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It's fair to say, that with forty years in showbusiness, everything Iggy Pop has done has been scrutinised to a fine point. The man has more backstory than Jesus, and there have been a few biographies written about him. Paul Trynka's 'Open Up and Bleed' is perhaps the best, most in-depth account on the life of Iggy Pop. It's a fascinating read from cover to cover, and gives a little extra perspective on his life from before the Stooges up to their semi-recent reformation. It also covers the recording of Kill City, Iggy's 'lost' album between the disaster that was the end of the Stooges the first time around and his peak period working with Bowie on The Idiot and Lust For Life. Originally recorded as a demo in stop start spurts as Pop was ferried by aerstwhile Stooges guitarist James Williamson from the psych ward to Jimmy Webb's home studio for vocal takes, Kill City really is the missing link between Raw Power and The Idiot.
Or rather, it would be if it hadn't been released already. The original recording was overdubbed and remixed by Williamson, long after he and Pop reappropriated the original tapes, and was roundly panned by critics after being released on Bomp at the same time that two infinitely superior Iggy albums were on the shelves. As such Kill City doesn't represent a hidden diamond lost in the sands of time. Instead it stands as more of a black mark against the names of both men, and that is why this re-release has significance to the average Iggy Pop fan. After the sterling work done on The Stooges reissues, the chance for audible improvement on the original recording is tantalising. Will shifting some of the sonic grime afford the album a new status after the public gets a chance to hear it as it should have been?
There's no escaping the psychotic dynamism of 'Kill City', a song about living fast and potentially dying young. When Iggy suggests that LA is a "loaded gun" and that you could end up "overdosed and on your knees", he's reading out what could have been the end of his life story. The riff is one of Williamson's very finest, too. As Iggy was burning out, Williamson was just burning, and here he nails down the kind of solo that most rock guitarists would give their eye teeth just to be able to play. And the mix is well and truly fixed too, with vocals and guitars prominent, but the separation between the rest of the rest of the instruments is noticeably improved from the thin sounding and tinny original.
'Sell Your Love', a Rolling Stones tribute is also definitely better, the sax work pulled away from the main body to provide depth instead of clutter, and the backing vocals are also far better defined. If I was a gambling man, I'd wager that Williamson had bad reviews ringing in his ears from the Seventies and had given improving the album some serious thought well before rejoining the Stooges. All speculation aside, there are improvements everywhere. 'No Sense Of Crime' is saved from the gutter and the savage percussive beating it took from stray bongos in the original mix, while 'I Got Nothin', a late era Stooges cast-off is given a boost by having the drums pushed up and the backing vocals taken down a touch. The song loses some of the sloppy brutality that the Stooges gave it live, and gets a bit more of a Rolling Stones makeover. In fact, Mick and Keith cast a long shadow over most of the record.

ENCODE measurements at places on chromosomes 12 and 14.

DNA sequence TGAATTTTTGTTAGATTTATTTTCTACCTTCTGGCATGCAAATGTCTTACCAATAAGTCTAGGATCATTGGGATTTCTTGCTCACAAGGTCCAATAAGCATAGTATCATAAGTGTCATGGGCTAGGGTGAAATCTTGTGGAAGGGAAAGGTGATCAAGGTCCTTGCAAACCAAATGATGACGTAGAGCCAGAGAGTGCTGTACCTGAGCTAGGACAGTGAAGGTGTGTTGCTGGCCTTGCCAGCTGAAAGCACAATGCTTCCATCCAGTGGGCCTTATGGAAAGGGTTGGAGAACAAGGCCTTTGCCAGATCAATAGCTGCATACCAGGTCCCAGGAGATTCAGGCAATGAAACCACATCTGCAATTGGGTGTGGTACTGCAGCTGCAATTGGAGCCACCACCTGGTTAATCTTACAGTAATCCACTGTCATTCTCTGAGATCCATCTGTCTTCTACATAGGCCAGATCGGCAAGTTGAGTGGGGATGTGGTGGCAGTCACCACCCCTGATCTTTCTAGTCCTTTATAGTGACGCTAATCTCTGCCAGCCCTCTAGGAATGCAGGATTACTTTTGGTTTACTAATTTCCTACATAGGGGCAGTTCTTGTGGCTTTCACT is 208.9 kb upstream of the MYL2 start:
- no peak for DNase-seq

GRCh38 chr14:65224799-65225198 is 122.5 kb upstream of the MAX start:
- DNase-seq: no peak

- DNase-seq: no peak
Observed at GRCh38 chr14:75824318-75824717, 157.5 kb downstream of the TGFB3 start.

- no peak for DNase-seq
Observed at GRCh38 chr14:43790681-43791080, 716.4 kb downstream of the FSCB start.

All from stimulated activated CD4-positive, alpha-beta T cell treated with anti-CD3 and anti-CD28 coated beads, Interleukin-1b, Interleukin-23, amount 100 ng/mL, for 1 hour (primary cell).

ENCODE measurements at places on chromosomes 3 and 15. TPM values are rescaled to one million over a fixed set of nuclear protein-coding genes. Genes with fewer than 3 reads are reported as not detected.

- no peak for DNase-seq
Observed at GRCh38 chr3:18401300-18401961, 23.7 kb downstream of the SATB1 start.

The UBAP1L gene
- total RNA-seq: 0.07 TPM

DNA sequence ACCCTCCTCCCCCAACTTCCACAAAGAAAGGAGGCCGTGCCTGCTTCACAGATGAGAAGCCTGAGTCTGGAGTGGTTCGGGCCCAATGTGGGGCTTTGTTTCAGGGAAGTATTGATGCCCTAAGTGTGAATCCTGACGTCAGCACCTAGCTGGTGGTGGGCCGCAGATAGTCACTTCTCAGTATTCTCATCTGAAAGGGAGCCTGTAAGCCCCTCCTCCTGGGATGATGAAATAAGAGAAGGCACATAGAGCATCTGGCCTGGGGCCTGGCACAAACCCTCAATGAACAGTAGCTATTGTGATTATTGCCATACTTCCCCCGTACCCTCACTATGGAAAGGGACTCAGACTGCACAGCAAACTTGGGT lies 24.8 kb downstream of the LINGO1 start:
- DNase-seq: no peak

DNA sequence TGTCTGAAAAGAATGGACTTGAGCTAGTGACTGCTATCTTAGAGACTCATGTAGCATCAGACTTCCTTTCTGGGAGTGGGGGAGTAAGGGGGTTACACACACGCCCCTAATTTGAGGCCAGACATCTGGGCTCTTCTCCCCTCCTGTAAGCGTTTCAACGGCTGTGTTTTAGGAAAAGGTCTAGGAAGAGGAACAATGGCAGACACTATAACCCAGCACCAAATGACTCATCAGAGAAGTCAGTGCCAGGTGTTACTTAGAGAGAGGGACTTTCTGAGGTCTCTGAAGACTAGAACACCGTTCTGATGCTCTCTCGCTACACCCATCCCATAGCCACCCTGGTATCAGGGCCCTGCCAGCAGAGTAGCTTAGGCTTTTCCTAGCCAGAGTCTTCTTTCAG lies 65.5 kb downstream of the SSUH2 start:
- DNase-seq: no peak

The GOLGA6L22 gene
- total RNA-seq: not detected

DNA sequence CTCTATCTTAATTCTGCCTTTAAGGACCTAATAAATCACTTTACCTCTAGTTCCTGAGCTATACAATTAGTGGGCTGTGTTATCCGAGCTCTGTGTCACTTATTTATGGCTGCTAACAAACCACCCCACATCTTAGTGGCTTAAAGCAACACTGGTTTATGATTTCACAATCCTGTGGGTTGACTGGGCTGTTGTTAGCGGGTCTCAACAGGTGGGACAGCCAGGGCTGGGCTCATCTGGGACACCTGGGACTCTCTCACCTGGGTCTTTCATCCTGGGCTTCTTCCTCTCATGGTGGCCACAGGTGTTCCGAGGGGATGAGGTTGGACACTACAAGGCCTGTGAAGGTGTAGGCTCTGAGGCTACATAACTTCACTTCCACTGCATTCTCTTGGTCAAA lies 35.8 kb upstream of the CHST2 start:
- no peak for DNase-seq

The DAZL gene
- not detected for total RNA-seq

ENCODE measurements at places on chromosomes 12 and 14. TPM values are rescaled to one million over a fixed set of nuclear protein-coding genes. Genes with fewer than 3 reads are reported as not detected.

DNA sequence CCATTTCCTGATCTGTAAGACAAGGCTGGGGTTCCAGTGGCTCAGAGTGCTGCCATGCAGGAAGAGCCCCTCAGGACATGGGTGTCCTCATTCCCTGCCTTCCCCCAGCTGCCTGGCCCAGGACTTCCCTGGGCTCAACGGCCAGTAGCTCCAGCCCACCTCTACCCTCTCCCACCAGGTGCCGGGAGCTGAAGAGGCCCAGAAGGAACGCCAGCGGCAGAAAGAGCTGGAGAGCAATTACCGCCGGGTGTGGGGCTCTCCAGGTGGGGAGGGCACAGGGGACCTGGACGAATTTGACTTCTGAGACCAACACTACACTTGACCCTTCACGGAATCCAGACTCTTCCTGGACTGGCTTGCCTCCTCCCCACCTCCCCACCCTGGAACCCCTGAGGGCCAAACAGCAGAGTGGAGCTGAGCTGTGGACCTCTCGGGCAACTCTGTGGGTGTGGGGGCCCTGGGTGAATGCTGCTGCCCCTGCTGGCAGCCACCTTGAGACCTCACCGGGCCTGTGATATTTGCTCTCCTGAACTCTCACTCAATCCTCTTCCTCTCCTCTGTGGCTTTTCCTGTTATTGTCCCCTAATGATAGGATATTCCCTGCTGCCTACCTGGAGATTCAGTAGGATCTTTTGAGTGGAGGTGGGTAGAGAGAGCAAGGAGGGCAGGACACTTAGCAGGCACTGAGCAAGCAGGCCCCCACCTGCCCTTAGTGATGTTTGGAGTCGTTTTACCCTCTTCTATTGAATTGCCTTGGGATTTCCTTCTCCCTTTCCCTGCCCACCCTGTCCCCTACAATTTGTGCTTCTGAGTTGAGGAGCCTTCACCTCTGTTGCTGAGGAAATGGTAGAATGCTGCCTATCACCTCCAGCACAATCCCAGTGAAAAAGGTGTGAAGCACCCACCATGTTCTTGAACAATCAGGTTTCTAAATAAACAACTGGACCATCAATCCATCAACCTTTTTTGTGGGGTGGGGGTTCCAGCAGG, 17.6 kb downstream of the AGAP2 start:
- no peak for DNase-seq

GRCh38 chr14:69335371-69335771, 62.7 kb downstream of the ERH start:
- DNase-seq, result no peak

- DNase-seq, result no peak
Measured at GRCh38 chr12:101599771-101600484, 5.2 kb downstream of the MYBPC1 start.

Working within the boundaries set by another (better) band like the Stones is a comfort but also a hindrance here, and highlights the lack of truly original, sharp songs actually recorded during the sessions. 'Consolation Prizes' is a throwaway Stonesy romp, and will please and infuriate in equal measure. 'Night Theme' and 'Night Theme (reprise)' are excellent spooky, spare instrumentals, but in total come in at two minutes 30 seconds. If you were to remove them from the tracklisting altogether you have nine tracks that run to about half an hour. If it weren't for their high quality, a cynic might suggest that they were padding, making the album look like it contained more material than it really did. There are a couple of old Stooges tracks in there, and the rest generally doesn't have the aggression of old, or the subtle verve of the later Bowie-era work.
'Johanna' is another Stooges chestnut, but is also the one instance where the new mix doesn't improve anything. Unless you really like cheesy Seveties sax poured over everything, in which case, this is the song for you. 'Beyond The Law' uses sax more sparingly, and works much better, with a bit more in the way of tempo and genuine defiance when Iggy screams out that "the real scene is out beyond the law". In balance, Kill City has never sounded better, and is about to be unleashed as it should have been at the time. Sadly, it's going to let everyone know that it, give or take a couple of highlights, was a stop-gap record all along. The mythos that surrounds the recording of Kill City may give it a little more interest and flavour for fans, but unless you're a die hard, this is one reissue that you can probably afford to miss.
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